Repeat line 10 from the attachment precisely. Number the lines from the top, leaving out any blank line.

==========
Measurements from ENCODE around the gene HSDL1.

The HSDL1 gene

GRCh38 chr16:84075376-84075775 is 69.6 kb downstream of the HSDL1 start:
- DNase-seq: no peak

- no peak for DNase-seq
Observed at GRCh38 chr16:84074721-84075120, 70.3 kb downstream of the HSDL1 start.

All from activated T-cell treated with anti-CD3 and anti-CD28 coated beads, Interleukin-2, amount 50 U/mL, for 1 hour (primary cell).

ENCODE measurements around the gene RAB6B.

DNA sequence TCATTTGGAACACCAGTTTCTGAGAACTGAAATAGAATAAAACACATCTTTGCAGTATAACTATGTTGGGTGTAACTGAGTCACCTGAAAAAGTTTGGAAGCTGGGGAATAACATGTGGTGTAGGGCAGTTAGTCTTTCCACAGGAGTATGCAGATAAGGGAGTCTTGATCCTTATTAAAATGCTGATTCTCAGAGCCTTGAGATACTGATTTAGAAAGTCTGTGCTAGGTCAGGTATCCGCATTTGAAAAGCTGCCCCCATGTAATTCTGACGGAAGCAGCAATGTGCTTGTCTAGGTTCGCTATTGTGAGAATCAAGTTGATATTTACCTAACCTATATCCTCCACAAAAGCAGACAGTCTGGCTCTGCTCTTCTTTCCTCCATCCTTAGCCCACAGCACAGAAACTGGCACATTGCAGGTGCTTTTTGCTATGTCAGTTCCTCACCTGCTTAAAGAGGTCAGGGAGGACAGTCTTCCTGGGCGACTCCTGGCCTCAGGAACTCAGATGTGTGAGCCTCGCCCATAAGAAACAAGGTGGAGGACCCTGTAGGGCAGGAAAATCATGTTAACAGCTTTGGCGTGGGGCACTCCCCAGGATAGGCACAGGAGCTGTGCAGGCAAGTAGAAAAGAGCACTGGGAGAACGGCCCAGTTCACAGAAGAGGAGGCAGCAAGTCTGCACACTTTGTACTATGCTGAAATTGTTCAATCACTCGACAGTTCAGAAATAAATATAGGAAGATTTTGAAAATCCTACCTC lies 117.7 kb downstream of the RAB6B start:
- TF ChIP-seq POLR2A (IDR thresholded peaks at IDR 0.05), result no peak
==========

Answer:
- TF ChIP-seq POLR2A (IDR thresholded peaks at IDR 0.05), result no peak